Will all the jobs be advertised publicly?
Yes. Our general practice, with rare exceptions, is to advertise all jobs on the Wikimedia Foundation website, as well as on relevant job sites. In some cases, we may decide not to post individual positions, but rather to announce general availability of vacancies in a certain area.
When do you expect to stop growing? In other words, how big do you plan to get, in terms of staff headcount?
In this plan, we are slowing the pace of growth from a projected 40% in 2012-13 to 15% in the 2013-14 plan. It’s a balancing act. We want the organization to have sufficient resources to get its work done, and we have lots of important work to do. And over the past several years we’ve developed the internal capacity to hire well, and reasonably quickly. But, each new staff person also requires significant effort from HR and from that person’s manager and colleagues, to recruit and onboard and acclimate – effort that detracts from other work. And, the Wikimedia Foundation is an organization that’s learning quickly, and however talented and smart they are, new people have some degree of inherent “resetting” effect on the organization overall. We are beginning to feel the need to rebalance our efforts away from “fast growth” and towards a focus on consolidation and execution.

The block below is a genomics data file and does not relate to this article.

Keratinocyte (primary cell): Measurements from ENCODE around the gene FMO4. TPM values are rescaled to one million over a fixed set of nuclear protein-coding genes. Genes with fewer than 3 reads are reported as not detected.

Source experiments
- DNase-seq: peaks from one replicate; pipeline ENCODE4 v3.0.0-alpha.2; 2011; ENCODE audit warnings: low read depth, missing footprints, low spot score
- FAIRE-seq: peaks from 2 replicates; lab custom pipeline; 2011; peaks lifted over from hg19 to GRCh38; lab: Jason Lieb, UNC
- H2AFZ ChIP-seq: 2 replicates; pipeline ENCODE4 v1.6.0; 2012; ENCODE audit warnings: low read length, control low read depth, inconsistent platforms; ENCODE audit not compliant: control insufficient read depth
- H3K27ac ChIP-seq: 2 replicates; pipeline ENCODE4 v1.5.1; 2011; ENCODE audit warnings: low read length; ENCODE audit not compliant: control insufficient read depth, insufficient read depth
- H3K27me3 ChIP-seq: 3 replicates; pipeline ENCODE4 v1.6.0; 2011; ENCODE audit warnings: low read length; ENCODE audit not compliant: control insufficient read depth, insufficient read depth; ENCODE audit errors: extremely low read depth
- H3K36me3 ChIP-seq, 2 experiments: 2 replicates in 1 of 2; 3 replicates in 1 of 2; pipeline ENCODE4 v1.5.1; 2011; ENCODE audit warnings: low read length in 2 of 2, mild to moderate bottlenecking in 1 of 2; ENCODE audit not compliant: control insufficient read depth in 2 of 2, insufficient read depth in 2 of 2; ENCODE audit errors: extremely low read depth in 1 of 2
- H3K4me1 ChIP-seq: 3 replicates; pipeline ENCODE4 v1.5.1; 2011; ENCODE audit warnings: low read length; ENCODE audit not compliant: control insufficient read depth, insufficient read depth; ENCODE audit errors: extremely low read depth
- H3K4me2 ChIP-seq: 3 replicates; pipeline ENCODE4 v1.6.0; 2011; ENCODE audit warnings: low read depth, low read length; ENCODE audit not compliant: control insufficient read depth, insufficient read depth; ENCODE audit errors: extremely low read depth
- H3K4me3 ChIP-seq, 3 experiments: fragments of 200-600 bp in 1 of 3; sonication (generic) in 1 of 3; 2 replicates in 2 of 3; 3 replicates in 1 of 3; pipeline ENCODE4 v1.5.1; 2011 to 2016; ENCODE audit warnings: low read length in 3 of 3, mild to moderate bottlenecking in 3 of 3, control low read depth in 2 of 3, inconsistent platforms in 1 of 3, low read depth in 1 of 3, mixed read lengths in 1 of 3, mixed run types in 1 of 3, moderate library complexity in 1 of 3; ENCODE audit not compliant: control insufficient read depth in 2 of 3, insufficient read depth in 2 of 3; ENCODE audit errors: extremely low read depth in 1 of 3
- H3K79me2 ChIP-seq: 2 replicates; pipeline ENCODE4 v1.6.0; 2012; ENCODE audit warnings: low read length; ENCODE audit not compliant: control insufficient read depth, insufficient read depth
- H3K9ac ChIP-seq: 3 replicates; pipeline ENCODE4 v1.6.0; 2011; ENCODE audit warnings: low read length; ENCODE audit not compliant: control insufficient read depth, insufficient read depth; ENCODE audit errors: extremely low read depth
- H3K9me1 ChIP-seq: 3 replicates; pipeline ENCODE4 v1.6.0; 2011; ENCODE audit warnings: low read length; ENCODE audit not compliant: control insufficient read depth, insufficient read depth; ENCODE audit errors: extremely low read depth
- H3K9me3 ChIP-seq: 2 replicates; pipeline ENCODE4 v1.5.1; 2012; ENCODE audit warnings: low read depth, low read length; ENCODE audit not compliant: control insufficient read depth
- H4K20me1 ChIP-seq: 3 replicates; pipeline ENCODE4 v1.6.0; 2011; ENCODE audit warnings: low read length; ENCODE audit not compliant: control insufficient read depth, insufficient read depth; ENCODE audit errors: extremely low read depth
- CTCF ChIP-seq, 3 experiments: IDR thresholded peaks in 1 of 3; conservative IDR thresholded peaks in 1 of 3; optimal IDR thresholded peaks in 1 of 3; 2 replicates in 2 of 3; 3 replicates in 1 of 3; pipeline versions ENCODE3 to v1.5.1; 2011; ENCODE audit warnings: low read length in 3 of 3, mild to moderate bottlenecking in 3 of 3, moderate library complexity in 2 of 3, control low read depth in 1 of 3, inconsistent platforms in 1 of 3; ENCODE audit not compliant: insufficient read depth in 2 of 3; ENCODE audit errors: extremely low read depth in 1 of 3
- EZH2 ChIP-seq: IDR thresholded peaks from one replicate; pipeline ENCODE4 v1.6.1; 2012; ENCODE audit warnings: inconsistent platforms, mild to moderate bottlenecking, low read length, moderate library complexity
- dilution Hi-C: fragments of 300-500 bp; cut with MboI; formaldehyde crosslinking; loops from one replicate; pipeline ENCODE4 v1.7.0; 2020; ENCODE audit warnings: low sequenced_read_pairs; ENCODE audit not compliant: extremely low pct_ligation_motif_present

How is growth changing the Wikimedia Foundation?
Our growth is slowing as we shift focus from fast growth towards consolidation and execution. In 2013-14 there will be very little staff growth at the Wikimedia Foundation, with the exception of Engineering.
What is included in the “Management and Governance” spending in the Annual Plan?